This year's World Cup was a roller-coaster ride for Neymar.
On the one hand, he was not only the best player for Brazil throughout the tournament, but also one of the best players, period. On the other hand, an injury sustained in the quarterfinal against Colombia meant he couldn't play against Germany and had to watch his team get absolutely smoked, losing 7-1.
On Thursday, Neymar spoke about all of it.
He started by talking about joining with his teammates for the third-place game and remaining united as a squad, despite the horrid defeat to Germany. Jack Lang of the Mirror passes along some of those comments:
He also talked about the game getting away from Brazil, and how something like that could happen:
Neymar than admitted that, between the loss and the injury, he was having a pretty rough go of it:
He then focused more on his injury, per Juan Arango of World Soccer Talk:
And he wasn't terribly pleased with Colombia's Juan Zuniga, the man who injured him by jumping into his back, per Tancredi Palmeri of beIN Sport:
But Neymar was still willing to forgive him, per Lang:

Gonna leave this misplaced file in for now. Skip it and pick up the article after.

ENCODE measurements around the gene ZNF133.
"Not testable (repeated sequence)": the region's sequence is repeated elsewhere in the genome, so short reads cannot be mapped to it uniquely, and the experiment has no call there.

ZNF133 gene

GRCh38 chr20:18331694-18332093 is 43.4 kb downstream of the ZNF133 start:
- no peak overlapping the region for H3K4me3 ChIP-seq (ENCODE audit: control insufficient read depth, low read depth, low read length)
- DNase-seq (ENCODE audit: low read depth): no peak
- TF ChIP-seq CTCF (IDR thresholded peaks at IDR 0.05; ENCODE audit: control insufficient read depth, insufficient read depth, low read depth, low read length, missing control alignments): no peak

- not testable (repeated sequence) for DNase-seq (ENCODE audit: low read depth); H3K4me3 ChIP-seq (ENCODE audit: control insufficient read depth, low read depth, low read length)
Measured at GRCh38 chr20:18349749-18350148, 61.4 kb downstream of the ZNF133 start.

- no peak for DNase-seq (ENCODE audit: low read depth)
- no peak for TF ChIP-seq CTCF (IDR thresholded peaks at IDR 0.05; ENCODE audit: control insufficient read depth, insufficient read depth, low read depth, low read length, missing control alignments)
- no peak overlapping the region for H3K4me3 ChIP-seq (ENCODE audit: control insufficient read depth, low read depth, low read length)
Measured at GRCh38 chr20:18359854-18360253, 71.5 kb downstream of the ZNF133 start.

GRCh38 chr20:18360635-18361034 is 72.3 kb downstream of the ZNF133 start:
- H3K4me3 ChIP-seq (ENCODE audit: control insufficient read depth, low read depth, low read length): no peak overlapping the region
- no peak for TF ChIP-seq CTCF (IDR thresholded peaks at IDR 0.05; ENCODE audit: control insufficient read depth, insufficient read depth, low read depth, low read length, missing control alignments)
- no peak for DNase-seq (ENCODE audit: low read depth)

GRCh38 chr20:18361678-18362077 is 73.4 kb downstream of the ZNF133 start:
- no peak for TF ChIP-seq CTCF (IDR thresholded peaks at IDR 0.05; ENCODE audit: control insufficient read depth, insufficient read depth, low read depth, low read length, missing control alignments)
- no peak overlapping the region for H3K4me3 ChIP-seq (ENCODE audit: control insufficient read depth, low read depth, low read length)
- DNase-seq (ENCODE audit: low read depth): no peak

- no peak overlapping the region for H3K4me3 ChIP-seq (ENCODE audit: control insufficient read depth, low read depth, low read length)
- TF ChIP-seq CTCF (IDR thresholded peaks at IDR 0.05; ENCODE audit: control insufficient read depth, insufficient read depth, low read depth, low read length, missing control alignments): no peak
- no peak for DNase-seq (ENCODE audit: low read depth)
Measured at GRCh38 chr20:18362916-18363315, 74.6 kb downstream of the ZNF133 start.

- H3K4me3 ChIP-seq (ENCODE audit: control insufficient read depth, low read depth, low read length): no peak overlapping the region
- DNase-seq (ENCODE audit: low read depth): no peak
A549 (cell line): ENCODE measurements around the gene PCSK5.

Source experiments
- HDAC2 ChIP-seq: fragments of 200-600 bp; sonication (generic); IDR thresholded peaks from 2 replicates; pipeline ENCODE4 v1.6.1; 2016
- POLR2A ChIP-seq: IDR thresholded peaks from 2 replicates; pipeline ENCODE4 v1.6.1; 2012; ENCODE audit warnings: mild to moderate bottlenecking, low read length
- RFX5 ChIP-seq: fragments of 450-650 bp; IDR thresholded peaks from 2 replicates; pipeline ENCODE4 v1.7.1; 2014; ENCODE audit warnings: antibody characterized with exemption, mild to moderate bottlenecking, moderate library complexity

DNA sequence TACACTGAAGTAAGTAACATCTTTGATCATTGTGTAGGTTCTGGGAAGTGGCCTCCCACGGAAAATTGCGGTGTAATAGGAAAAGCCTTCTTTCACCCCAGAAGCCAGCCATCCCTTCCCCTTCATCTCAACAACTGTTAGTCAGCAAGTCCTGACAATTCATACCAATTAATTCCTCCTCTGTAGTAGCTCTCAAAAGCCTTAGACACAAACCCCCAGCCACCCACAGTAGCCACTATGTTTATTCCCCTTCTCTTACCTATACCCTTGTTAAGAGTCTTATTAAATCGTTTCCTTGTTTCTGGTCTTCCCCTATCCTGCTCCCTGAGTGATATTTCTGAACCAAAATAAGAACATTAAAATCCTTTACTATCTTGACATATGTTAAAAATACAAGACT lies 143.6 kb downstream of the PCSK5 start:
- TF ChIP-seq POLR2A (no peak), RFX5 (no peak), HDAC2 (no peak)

In the midst of all of this, he also spoke of the 2018 World Cup, because it's never too soon to look ahead, right?
He then discussed his agent, who had some nasty things to say about Brazil manager Luiz Felipe Scolari after the loss to Germany, per Matt Dickinson of The Times:
To be clear, Neymar wasn't always calmly and coolly expressing himself in the above statements. In fact, he was quite emotional, according to former player and current pundit Gary Lineker:
It was the sort of moment that will forever endear Neymar to the Brazilian fans, even after the disappointment of their semifinal loss, as Grant Wahl of SI.com noted:
He's absolutely right. The fact that Neymar wasn't involved in the embarrassing loss to Germany but was quite good while he was in action means that in no way has his reputation been stained by this year's World Cup.
In fact, between his play, Brazil's utter collapse without him and his very emotional, very genuine comments on Thursday, Neymar's star has never burned brighter. He's not just a superstar; he's a superstar who gets it, who connects with his countrymen on a deep level, whose sorrow on Tuesday was as deep as their own.
That will resonate. Perhaps that will inspire his teammates against the Dutch on Saturday. But no one will ever be able to say that Neymar didn't deeply, passionately care about what happened in this year's World Cup.
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